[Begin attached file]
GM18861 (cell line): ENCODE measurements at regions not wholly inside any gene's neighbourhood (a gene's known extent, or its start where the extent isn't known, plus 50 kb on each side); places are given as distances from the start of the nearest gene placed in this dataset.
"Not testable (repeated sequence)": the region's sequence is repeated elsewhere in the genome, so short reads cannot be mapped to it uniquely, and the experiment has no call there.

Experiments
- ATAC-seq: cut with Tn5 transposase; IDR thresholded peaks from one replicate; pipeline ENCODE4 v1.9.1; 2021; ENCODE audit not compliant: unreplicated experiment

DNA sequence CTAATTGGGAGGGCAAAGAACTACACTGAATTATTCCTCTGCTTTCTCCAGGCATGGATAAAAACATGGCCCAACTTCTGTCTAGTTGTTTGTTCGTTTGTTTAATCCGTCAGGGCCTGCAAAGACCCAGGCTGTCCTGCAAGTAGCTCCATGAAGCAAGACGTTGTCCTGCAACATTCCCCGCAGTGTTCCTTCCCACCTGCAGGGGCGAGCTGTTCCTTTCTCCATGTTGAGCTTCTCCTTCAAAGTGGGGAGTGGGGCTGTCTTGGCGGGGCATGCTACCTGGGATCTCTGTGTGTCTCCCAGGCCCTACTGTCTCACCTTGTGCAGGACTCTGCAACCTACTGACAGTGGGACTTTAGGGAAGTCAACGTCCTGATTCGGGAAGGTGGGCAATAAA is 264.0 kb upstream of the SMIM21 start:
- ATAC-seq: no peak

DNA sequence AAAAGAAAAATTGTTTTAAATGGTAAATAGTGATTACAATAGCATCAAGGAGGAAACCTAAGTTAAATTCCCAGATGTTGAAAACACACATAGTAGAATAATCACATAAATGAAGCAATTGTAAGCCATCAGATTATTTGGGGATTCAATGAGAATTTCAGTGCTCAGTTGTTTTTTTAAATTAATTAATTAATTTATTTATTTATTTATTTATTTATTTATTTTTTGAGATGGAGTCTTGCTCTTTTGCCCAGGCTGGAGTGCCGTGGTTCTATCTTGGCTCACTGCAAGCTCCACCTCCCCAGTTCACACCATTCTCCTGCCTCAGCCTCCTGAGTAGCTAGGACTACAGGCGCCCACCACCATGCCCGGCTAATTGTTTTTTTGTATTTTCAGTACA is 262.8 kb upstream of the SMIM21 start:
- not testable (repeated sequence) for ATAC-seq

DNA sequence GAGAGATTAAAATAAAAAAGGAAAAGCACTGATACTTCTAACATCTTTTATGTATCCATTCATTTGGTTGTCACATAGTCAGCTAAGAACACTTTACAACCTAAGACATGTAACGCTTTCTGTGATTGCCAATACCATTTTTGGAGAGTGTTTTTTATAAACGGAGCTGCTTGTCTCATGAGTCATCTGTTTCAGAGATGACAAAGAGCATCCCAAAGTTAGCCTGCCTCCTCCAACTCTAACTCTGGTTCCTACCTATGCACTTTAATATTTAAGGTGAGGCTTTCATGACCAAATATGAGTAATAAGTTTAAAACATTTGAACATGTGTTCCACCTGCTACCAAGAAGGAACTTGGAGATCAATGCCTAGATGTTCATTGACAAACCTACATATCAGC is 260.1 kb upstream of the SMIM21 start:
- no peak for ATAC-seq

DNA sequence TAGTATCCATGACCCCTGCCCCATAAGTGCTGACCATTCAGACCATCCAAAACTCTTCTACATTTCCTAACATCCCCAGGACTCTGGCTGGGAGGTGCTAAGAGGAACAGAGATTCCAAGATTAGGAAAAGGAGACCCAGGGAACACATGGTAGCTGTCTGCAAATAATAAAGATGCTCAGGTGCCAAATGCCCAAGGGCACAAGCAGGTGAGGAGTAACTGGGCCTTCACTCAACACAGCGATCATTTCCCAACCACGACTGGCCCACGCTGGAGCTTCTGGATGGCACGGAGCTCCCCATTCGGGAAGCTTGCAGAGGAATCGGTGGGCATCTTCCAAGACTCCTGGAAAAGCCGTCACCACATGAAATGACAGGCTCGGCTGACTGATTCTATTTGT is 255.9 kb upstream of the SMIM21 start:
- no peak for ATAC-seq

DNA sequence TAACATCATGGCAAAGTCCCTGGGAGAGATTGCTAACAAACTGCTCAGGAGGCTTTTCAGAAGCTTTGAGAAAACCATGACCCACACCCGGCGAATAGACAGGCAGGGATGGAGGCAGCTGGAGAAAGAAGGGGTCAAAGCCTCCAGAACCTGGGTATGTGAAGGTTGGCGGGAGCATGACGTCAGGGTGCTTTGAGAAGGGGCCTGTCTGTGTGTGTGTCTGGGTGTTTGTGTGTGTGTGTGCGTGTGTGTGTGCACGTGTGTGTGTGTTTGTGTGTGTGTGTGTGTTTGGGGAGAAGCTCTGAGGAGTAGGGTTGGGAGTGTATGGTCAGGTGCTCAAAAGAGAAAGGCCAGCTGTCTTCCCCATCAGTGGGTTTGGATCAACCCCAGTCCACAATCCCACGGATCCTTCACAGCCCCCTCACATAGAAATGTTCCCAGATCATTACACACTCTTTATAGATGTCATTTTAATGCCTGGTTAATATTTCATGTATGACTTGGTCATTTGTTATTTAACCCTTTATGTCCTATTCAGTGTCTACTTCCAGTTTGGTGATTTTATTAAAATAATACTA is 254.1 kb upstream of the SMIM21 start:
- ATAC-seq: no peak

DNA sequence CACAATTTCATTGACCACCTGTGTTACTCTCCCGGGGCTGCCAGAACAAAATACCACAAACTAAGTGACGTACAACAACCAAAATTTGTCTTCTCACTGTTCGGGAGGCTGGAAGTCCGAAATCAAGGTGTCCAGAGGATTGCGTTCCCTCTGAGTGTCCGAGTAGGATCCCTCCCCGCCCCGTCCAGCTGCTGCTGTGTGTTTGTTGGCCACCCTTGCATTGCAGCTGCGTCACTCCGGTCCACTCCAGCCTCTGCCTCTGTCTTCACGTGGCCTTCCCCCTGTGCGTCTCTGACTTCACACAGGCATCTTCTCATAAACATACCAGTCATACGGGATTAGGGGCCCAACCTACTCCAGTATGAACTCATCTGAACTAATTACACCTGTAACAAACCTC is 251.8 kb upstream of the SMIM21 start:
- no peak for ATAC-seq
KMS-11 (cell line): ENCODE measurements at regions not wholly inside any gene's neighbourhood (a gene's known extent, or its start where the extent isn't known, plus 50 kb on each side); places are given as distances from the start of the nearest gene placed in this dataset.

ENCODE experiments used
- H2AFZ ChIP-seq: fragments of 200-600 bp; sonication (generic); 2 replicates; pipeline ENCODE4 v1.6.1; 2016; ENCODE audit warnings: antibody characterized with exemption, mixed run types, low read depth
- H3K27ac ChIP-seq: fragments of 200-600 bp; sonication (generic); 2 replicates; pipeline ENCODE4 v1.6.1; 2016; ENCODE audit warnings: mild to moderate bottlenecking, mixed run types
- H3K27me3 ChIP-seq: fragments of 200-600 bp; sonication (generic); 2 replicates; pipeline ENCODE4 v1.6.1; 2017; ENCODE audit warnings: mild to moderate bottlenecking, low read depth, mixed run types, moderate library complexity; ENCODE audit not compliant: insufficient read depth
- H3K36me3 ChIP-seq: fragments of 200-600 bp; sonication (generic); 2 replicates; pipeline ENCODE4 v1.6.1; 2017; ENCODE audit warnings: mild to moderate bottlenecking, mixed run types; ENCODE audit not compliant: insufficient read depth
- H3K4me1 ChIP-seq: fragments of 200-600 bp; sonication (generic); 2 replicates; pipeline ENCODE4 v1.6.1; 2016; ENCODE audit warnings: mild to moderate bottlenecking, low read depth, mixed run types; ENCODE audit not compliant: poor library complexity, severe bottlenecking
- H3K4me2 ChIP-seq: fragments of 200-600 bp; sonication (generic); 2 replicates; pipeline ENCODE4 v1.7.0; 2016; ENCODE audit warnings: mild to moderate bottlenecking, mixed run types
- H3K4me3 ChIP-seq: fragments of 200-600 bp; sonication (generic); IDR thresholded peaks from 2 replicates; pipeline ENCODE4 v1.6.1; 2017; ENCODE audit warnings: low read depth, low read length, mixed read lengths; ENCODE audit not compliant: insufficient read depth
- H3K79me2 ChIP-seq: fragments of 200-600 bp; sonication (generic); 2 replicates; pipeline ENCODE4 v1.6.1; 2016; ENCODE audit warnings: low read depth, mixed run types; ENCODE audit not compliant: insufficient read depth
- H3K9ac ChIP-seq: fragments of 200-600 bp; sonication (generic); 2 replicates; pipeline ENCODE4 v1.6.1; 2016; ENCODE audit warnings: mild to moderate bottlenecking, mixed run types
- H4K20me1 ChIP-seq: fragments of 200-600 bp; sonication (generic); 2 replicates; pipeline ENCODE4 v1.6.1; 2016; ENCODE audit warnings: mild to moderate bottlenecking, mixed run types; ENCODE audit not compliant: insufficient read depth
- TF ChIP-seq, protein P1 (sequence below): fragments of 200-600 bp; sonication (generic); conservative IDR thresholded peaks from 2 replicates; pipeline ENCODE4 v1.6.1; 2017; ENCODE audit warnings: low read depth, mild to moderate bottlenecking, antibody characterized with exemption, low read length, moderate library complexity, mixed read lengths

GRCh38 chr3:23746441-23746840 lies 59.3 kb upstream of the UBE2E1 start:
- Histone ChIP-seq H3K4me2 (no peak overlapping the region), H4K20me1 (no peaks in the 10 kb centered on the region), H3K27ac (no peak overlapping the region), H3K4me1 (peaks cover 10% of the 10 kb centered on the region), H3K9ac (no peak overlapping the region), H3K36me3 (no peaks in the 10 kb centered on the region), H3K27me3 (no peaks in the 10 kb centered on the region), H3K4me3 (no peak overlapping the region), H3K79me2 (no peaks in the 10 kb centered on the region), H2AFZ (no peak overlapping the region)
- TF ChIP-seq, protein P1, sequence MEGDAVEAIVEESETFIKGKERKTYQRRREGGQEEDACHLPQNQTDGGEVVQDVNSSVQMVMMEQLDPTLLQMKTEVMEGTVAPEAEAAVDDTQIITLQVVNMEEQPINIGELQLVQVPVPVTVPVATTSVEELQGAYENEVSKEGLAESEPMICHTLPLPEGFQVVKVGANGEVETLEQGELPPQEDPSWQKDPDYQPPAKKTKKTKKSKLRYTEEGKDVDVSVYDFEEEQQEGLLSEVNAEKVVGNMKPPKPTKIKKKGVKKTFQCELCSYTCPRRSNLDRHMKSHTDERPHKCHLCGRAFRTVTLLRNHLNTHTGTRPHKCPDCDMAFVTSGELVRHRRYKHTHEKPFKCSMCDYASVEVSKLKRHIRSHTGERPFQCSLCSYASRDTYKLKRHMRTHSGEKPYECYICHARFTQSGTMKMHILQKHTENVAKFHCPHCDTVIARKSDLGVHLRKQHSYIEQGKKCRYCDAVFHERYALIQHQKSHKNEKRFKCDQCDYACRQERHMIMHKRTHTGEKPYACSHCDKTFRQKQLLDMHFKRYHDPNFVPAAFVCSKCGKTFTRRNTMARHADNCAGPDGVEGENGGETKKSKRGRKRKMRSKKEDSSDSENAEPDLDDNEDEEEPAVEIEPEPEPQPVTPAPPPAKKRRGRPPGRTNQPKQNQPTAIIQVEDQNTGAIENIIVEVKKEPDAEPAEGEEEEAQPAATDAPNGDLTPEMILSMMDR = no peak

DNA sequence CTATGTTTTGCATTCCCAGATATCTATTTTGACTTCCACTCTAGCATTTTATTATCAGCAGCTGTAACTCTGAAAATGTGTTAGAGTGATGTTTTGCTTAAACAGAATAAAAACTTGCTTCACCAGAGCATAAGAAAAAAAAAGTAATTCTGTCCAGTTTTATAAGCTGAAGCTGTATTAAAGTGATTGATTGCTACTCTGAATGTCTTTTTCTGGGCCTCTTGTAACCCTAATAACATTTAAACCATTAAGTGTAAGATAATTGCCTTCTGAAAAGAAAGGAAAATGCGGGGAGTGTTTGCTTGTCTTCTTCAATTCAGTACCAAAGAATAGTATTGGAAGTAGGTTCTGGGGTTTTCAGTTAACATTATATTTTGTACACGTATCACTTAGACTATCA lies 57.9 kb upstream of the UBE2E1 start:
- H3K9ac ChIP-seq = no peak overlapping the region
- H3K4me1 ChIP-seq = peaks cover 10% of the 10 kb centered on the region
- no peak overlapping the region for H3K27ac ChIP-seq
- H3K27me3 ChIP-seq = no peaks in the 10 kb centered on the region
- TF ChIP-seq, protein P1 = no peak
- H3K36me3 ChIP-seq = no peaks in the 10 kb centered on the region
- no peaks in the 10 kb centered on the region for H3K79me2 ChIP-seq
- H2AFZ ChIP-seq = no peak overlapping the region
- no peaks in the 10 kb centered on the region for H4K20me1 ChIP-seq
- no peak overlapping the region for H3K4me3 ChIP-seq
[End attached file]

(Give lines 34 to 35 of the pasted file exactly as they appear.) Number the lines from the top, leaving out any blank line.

- H3K9ac ChIP-seq = no peak overlapping the region
- H3K4me1 ChIP-seq = peaks cover 10% of the 10 kb centered on the region